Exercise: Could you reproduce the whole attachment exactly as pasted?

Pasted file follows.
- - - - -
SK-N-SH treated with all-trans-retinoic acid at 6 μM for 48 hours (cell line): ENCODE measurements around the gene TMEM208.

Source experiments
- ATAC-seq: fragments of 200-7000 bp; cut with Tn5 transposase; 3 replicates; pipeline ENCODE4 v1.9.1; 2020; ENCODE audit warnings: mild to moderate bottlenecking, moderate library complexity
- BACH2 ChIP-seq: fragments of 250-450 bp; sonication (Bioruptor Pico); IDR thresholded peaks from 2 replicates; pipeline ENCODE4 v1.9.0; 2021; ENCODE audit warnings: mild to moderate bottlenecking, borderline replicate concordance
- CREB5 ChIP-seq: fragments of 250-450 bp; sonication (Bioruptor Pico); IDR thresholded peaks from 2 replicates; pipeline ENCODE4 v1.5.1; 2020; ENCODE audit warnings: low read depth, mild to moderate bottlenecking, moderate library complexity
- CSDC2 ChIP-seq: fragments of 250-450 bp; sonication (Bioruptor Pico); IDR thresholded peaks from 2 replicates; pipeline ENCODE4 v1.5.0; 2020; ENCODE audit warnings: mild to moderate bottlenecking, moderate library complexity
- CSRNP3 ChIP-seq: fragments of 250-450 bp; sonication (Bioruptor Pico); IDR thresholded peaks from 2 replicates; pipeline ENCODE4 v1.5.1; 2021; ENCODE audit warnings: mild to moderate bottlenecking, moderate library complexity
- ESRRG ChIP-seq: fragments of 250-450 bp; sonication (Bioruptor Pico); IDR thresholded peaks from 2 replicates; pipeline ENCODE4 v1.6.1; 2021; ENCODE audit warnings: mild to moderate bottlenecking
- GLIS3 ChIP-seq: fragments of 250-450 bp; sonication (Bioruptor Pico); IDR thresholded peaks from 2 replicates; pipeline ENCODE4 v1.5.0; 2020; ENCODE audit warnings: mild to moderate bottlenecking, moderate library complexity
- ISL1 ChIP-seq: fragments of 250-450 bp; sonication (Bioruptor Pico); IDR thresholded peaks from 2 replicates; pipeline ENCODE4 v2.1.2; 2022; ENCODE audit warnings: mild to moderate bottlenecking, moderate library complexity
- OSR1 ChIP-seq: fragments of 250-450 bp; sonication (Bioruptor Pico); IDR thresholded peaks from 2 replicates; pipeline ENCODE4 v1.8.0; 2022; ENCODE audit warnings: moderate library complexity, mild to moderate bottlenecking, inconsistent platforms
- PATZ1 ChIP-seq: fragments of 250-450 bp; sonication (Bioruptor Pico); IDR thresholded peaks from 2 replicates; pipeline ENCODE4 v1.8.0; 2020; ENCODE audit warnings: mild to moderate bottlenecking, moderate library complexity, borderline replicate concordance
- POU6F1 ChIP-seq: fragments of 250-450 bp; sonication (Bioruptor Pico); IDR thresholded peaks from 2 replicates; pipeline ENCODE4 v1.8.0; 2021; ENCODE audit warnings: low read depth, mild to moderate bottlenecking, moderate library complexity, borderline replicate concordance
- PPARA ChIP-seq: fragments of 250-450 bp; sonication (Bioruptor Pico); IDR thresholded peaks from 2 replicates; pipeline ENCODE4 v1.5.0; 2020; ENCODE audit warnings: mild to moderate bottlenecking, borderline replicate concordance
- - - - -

SK-N-SH treated with all-trans-retinoic acid at 6 μM for 48 hours (cell line): ENCODE measurements around the gene TMEM208.

Source experiments
- ATAC-seq: fragments of 200-7000 bp; cut with Tn5 transposase; 3 replicates; pipeline ENCODE4 v1.9.1; 2020; ENCODE audit warnings: mild to moderate bottlenecking, moderate library complexity
- BACH2 ChIP-seq: fragments of 250-450 bp; sonication (Bioruptor Pico); IDR thresholded peaks from 2 replicates; pipeline ENCODE4 v1.9.0; 2021; ENCODE audit warnings: mild to moderate bottlenecking, borderline replicate concordance
- CREB5 ChIP-seq: fragments of 250-450 bp; sonication (Bioruptor Pico); IDR thresholded peaks from 2 replicates; pipeline ENCODE4 v1.5.1; 2020; ENCODE audit warnings: low read depth, mild to moderate bottlenecking, moderate library complexity
- CSDC2 ChIP-seq: fragments of 250-450 bp; sonication (Bioruptor Pico); IDR thresholded peaks from 2 replicates; pipeline ENCODE4 v1.5.0; 2020; ENCODE audit warnings: mild to moderate bottlenecking, moderate library complexity
- CSRNP3 ChIP-seq: fragments of 250-450 bp; sonication (Bioruptor Pico); IDR thresholded peaks from 2 replicates; pipeline ENCODE4 v1.5.1; 2021; ENCODE audit warnings: mild to moderate bottlenecking, moderate library complexity
- ESRRG ChIP-seq: fragments of 250-450 bp; sonication (Bioruptor Pico); IDR thresholded peaks from 2 replicates; pipeline ENCODE4 v1.6.1; 2021; ENCODE audit warnings: mild to moderate bottlenecking
- GLIS3 ChIP-seq: fragments of 250-450 bp; sonication (Bioruptor Pico); IDR thresholded peaks from 2 replicates; pipeline ENCODE4 v1.5.0; 2020; ENCODE audit warnings: mild to moderate bottlenecking, moderate library complexity
- ISL1 ChIP-seq: fragments of 250-450 bp; sonication (Bioruptor Pico); IDR thresholded peaks from 2 replicates; pipeline ENCODE4 v2.1.2; 2022; ENCODE audit warnings: mild to moderate bottlenecking, moderate library complexity
- OSR1 ChIP-seq: fragments of 250-450 bp; sonication (Bioruptor Pico); IDR thresholded peaks from 2 replicates; pipeline ENCODE4 v1.8.0; 2022; ENCODE audit warnings: moderate library complexity, mild to moderate bottlenecking, inconsistent platforms
- PATZ1 ChIP-seq: fragments of 250-450 bp; sonication (Bioruptor Pico); IDR thresholded peaks from 2 replicates; pipeline ENCODE4 v1.8.0; 2020; ENCODE audit warnings: mild to moderate bottlenecking, moderate library complexity, borderline replicate concordance
- POU6F1 ChIP-seq: fragments of 250-450 bp; sonication (Bioruptor Pico); IDR thresholded peaks from 2 replicates; pipeline ENCODE4 v1.8.0; 2021; ENCODE audit warnings: low read depth, mild to moderate bottlenecking, moderate library complexity, borderline replicate concordance
- PPARA ChIP-seq: fragments of 250-450 bp; sonication (Bioruptor Pico); IDR thresholded peaks from 2 replicates; pipeline ENCODE4 v1.5.0; 2020; ENCODE audit warnings: mild to moderate bottlenecking, borderline replicate concordance